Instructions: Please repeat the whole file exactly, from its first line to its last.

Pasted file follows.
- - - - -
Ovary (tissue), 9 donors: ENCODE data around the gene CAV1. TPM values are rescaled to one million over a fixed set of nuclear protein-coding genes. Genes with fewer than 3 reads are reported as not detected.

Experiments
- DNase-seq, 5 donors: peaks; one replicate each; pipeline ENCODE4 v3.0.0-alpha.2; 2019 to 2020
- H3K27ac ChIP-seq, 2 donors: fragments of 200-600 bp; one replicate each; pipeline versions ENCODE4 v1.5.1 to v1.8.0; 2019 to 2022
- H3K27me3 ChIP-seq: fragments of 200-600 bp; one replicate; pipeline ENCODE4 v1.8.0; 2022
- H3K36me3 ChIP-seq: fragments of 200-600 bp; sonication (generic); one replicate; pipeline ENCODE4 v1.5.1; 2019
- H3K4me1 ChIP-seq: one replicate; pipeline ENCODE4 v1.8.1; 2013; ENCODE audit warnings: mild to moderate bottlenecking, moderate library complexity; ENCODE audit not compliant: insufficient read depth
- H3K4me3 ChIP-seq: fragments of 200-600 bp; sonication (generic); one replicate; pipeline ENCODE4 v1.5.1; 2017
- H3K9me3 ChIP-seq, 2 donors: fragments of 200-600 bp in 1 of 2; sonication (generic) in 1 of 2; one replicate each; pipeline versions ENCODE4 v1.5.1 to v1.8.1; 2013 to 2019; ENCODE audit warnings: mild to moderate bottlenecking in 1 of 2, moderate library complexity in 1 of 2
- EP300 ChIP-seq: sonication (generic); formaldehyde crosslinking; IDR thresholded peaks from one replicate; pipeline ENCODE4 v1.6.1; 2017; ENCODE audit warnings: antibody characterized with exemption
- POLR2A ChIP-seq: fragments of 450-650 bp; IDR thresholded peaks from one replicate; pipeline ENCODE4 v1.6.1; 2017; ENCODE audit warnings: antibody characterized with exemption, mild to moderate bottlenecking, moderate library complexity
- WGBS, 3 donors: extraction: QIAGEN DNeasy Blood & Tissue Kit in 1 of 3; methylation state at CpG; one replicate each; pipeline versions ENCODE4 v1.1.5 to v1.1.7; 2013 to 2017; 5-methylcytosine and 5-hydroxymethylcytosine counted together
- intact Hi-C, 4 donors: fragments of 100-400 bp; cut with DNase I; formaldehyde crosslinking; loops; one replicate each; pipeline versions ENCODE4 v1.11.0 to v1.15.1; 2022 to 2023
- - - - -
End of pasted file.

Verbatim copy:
Ovary (tissue), 9 donors: ENCODE data around the gene CAV1. TPM values are rescaled to one million over a fixed set of nuclear protein-coding genes. Genes with fewer than 3 reads are reported as not detected.

Experiments
- DNase-seq, 5 donors: peaks; one replicate each; pipeline ENCODE4 v3.0.0-alpha.2; 2019 to 2020
- H3K27ac ChIP-seq, 2 donors: fragments of 200-600 bp; one replicate each; pipeline versions ENCODE4 v1.5.1 to v1.8.0; 2019 to 2022
- H3K27me3 ChIP-seq: fragments of 200-600 bp; one replicate; pipeline ENCODE4 v1.8.0; 2022
- H3K36me3 ChIP-seq: fragments of 200-600 bp; sonication (generic); one replicate; pipeline ENCODE4 v1.5.1; 2019
- H3K4me1 ChIP-seq: one replicate; pipeline ENCODE4 v1.8.1; 2013; ENCODE audit warnings: mild to moderate bottlenecking, moderate library complexity; ENCODE audit not compliant: insufficient read depth
- H3K4me3 ChIP-seq: fragments of 200-600 bp; sonication (generic); one replicate; pipeline ENCODE4 v1.5.1; 2017
- H3K9me3 ChIP-seq, 2 donors: fragments of 200-600 bp in 1 of 2; sonication (generic) in 1 of 2; one replicate each; pipeline versions ENCODE4 v1.5.1 to v1.8.1; 2013 to 2019; ENCODE audit warnings: mild to moderate bottlenecking in 1 of 2, moderate library complexity in 1 of 2
- EP300 ChIP-seq: sonication (generic); formaldehyde crosslinking; IDR thresholded peaks from one replicate; pipeline ENCODE4 v1.6.1; 2017; ENCODE audit warnings: antibody characterized with exemption
- POLR2A ChIP-seq: fragments of 450-650 bp; IDR thresholded peaks from one replicate; pipeline ENCODE4 v1.6.1; 2017; ENCODE audit warnings: antibody characterized with exemption, mild to moderate bottlenecking, moderate library complexity
- WGBS, 3 donors: extraction: QIAGEN DNeasy Blood & Tissue Kit in 1 of 3; methylation state at CpG; one replicate each; pipeline versions ENCODE4 v1.1.5 to v1.1.7; 2013 to 2017; 5-methylcytosine and 5-hydroxymethylcytosine counted together
- intact Hi-C, 4 donors: fragments of 100-400 bp; cut with DNase I; formaldehyde crosslinking; loops; one replicate each; pipeline versions ENCODE4 v1.11.0 to v1.15.1; 2022 to 2023